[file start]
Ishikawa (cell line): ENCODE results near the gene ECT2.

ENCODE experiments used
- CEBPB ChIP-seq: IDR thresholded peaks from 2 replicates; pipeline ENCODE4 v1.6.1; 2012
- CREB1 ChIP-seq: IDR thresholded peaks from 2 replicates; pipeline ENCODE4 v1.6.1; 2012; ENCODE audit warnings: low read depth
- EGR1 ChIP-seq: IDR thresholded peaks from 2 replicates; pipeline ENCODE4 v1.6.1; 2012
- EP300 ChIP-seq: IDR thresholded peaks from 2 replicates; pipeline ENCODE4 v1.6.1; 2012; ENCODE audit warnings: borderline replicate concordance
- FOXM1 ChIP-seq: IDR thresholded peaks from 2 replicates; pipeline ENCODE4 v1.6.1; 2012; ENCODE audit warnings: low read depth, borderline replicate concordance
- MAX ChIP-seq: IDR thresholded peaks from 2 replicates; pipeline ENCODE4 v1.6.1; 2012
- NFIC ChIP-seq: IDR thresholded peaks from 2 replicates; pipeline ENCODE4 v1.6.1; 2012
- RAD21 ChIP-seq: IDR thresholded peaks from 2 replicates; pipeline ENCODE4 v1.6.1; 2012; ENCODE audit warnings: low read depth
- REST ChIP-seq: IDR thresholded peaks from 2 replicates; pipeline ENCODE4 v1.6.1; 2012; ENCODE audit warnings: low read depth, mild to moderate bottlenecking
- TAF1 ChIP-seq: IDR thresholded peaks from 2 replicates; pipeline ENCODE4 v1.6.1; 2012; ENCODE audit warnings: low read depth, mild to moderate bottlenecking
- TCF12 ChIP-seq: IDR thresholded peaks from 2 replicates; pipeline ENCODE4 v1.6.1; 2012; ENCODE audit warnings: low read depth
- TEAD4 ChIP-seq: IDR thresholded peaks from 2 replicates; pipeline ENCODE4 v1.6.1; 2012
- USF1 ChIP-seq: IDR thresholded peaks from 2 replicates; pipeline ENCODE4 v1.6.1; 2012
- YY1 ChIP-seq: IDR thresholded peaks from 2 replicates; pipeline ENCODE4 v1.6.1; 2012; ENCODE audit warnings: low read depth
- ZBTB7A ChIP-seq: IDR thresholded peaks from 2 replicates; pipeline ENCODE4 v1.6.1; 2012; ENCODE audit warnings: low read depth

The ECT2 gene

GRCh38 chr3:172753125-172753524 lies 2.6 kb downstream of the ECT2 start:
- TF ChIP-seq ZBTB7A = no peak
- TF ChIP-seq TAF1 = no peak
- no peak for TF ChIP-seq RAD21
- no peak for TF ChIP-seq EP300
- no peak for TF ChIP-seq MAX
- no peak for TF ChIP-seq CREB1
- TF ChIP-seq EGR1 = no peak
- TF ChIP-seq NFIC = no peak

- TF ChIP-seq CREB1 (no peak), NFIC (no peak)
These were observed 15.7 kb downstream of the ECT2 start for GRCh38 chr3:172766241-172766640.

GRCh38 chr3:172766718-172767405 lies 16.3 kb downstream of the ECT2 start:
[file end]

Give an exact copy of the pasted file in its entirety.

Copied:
Ishikawa (cell line): ENCODE results near the gene ECT2.

ENCODE experiments used
- CEBPB ChIP-seq: IDR thresholded peaks from 2 replicates; pipeline ENCODE4 v1.6.1; 2012
- CREB1 ChIP-seq: IDR thresholded peaks from 2 replicates; pipeline ENCODE4 v1.6.1; 2012; ENCODE audit warnings: low read depth
- EGR1 ChIP-seq: IDR thresholded peaks from 2 replicates; pipeline ENCODE4 v1.6.1; 2012
- EP300 ChIP-seq: IDR thresholded peaks from 2 replicates; pipeline ENCODE4 v1.6.1; 2012; ENCODE audit warnings: borderline replicate concordance
- FOXM1 ChIP-seq: IDR thresholded peaks from 2 replicates; pipeline ENCODE4 v1.6.1; 2012; ENCODE audit warnings: low read depth, borderline replicate concordance
- MAX ChIP-seq: IDR thresholded peaks from 2 replicates; pipeline ENCODE4 v1.6.1; 2012
- NFIC ChIP-seq: IDR thresholded peaks from 2 replicates; pipeline ENCODE4 v1.6.1; 2012
- RAD21 ChIP-seq: IDR thresholded peaks from 2 replicates; pipeline ENCODE4 v1.6.1; 2012; ENCODE audit warnings: low read depth
- REST ChIP-seq: IDR thresholded peaks from 2 replicates; pipeline ENCODE4 v1.6.1; 2012; ENCODE audit warnings: low read depth, mild to moderate bottlenecking
- TAF1 ChIP-seq: IDR thresholded peaks from 2 replicates; pipeline ENCODE4 v1.6.1; 2012; ENCODE audit warnings: low read depth, mild to moderate bottlenecking
- TCF12 ChIP-seq: IDR thresholded peaks from 2 replicates; pipeline ENCODE4 v1.6.1; 2012; ENCODE audit warnings: low read depth
- TEAD4 ChIP-seq: IDR thresholded peaks from 2 replicates; pipeline ENCODE4 v1.6.1; 2012
- USF1 ChIP-seq: IDR thresholded peaks from 2 replicates; pipeline ENCODE4 v1.6.1; 2012
- YY1 ChIP-seq: IDR thresholded peaks from 2 replicates; pipeline ENCODE4 v1.6.1; 2012; ENCODE audit warnings: low read depth
- ZBTB7A ChIP-seq: IDR thresholded peaks from 2 replicates; pipeline ENCODE4 v1.6.1; 2012; ENCODE audit warnings: low read depth

The ECT2 gene

GRCh38 chr3:172753125-172753524 lies 2.6 kb downstream of the ECT2 start:
- TF ChIP-seq ZBTB7A = no peak
- TF ChIP-seq TAF1 = no peak
- no peak for TF ChIP-seq RAD21
- no peak for TF ChIP-seq EP300
- no peak for TF ChIP-seq MAX
- no peak for TF ChIP-seq CREB1
- TF ChIP-seq EGR1 = no peak
- TF ChIP-seq NFIC = no peak

- TF ChIP-seq CREB1 (no peak), NFIC (no peak)
These were observed 15.7 kb downstream of the ECT2 start for GRCh38 chr3:172766241-172766640.

GRCh38 chr3:172766718-172767405 lies 16.3 kb downstream of the ECT2 start: